Kaye, Ruth Emilie

2012
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Kaye, Ruth Emilie

Ruth Emilie Kaye [media]was the pseudonym of Constance Emilie Kent. Born in Sidmouth, Devon in 1844, Constance Kent confessed in 1865 to the killing of her three-year-old half-brother in 1860. She served 20 years in English prisons before changing her name and emigrating to Sydney, Australia in 1886.

The Road murder

Francis Savill Kent, aged three years and ten months, was found dead in a disused, outside privy, his throat cut, on the morning of 30 June 1860, near his home, Road Hill House, Wiltshire. The local police conducted an inept investigation and the Scotland Yard detectives brought in to help were unable to gain a conviction. The father of the child, Samuel Savill Kent, was a factory commissioner, employed in southern counties of England to inspect factories employing women and children. He was not well-liked in the local community but did have important social and political contacts within the coterie of local magistrates and public officials, including those who would sit in judgment on this case. As a result, he was able to intimidate local police and partially subvert the various investigations. The children's nurse Elizabeth Gough was put on trial but to no avail. Constance came under suspicion because of perceived dysfunction in the family and her dislike of her stepmother, the mother of the murdered child, and she was arrested but released because of insufficient evidence. There was no successful prosecution in the case.

A family in flight

The Kent family moved to Wales. Constance was sent to France. In 1865 Constance Kent, now 21, confessed and went to prison for 20 years. Debate has ensued since on whether she was guilty or not. [1]

The mythology of how, when and with whom Constance Kent travelled to Australia has grown since 1987, when Bernard Taylor and his researchers found that she had indeed lived out her latter years in the Antipodes under the assumed name of Ruth Emilie Kaye. [2] The family name is also variously written with an 'e' or without despite Kent family records showing the spelling Savill. William did change his name to Saville-Kent using the hyphen to partially conceal his relationship to that awful past. [3] Despite intense and continuing interest since, no writer has written about Constance's journey away from England with any accuracy, or about her subsequent life in Australia, in any detail. A representative example is the work of Lucy Sussex:

In 1884, William [Constance's brother], who had informally changed his surname to Saville-Kent, his wife (another Mary Ann) and Mary Amelia [4] emigrated to Australia. The two eldest Kent daughters were settled and middle-aged in England, but Acland, Florence and Eveline [5] followed William to Australia the year after. With them went Constance, now known as Ruth Emilie (or Emilia) Kaye. Of the many curious things about the Road Murder, one of the oddest is that a convicted murderess should, so soon after her release, chaperone her victim's siblings on a voyage across the world. They must have been singularly forgiving, feeling her to be no threat. [6]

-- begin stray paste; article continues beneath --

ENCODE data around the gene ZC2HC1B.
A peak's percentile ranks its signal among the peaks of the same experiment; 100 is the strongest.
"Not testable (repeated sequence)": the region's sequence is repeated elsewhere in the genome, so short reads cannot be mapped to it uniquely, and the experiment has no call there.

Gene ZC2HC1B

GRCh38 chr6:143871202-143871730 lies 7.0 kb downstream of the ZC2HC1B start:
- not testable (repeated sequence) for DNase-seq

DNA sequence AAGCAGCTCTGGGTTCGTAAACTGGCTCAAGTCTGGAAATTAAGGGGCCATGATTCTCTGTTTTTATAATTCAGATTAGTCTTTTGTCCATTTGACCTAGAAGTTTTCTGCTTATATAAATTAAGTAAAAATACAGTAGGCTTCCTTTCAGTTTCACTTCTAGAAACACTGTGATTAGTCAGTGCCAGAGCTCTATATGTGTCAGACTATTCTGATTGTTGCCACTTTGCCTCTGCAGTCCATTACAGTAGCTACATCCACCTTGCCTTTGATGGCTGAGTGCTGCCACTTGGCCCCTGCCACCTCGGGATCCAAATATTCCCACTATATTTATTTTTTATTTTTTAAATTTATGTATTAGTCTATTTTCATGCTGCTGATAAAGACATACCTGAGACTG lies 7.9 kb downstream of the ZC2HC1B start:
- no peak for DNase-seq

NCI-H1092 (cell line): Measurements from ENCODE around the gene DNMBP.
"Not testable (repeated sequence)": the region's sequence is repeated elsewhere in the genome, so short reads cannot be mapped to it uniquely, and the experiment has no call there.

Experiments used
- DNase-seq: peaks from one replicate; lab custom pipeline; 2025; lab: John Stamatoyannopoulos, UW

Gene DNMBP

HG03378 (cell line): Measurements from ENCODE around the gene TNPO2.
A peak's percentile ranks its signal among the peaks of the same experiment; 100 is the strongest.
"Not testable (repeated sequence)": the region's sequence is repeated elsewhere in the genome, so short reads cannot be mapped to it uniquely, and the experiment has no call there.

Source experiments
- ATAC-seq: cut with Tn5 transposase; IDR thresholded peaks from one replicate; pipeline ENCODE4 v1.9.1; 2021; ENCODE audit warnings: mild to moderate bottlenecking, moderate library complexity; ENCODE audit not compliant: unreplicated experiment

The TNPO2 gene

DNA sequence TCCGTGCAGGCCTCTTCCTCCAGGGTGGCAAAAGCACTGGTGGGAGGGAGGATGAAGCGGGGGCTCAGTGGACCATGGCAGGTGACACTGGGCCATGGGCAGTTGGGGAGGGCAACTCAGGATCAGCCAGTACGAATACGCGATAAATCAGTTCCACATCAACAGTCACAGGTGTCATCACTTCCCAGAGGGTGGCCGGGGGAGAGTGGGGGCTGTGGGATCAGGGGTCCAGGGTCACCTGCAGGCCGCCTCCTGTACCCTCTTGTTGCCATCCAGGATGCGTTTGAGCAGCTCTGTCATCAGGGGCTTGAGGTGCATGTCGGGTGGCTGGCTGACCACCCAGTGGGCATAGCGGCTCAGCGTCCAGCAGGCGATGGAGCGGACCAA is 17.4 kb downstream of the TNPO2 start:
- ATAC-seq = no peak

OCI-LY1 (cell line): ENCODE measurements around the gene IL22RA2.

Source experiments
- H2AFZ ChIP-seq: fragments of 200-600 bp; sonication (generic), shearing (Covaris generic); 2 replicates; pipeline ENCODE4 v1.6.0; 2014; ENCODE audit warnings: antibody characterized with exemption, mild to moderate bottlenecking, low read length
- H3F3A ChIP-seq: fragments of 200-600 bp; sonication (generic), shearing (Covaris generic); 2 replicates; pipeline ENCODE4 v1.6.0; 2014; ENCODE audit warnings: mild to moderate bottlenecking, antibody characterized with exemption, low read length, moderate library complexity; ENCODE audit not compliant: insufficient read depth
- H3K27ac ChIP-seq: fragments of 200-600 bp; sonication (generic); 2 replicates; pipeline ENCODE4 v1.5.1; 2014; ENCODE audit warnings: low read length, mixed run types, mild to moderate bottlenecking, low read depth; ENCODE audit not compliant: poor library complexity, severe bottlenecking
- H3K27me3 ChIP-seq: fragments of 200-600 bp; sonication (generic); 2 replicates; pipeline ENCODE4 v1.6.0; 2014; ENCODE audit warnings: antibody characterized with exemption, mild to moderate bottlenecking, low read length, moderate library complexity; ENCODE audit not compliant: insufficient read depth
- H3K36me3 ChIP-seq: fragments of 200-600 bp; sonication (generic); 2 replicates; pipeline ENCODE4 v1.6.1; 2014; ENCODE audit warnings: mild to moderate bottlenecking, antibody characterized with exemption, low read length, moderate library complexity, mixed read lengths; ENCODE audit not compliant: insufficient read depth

Most assume she travelled with her half-siblings – as Lucy Sussex notes in the quote above – or with her brother William, returning from one of his trips to England. [7] However, Constance Kent arrived on the Carisbrook Castle on 27 February 1886, just a little more than six months after her release, and she was alone. The Kent children's emigration to Australia was related to their desire to find anonymity and a new life away from and apart from the sensational and horrible events of the murder. They did not want the prying eyes of the public, the press or the police in their lives. Travelling with or being seen near Constance, even under her new alias of Ruth Emilie Kaye, was risky. None of them subsequently showed any such recklessness or boldness in behaviour, character or personality. It was as a single, independent woman that Constance arrived in Sydney and began to carve out a successful career for herself in this new land.

Sister Ruth

Constance quickly established herself in the colony, working first as a volunteer in the typhoid tents in Melbourne in 1888 and 1889. Invited to train as a nurse from 1890 to 1892 at the Alfred Hospital, she took up her first substantive appointment as sister-in-charge of the Female Lazaret at the Coast Hospital, at Little Bay in Sydney in 1894. As she worked her way through 1894 and then 1895, it was clear that Constance was a capable administrator and a proficient nurse. Constance was one of the few appointed to oversee the Lazaret to be well liked by staff and patients alike. She remained at the Coast Hospital for two more years until mid-1898, when she left to take up a position as Matron of the Industrial School for Girls at Parramatta. After Constance left, Matron Jean McMaster wrote in her register that there was a 'period of comparative calm' during the administration of 'Sister Ruth' and that it took some time after she left for suitable staff to be retained. [8]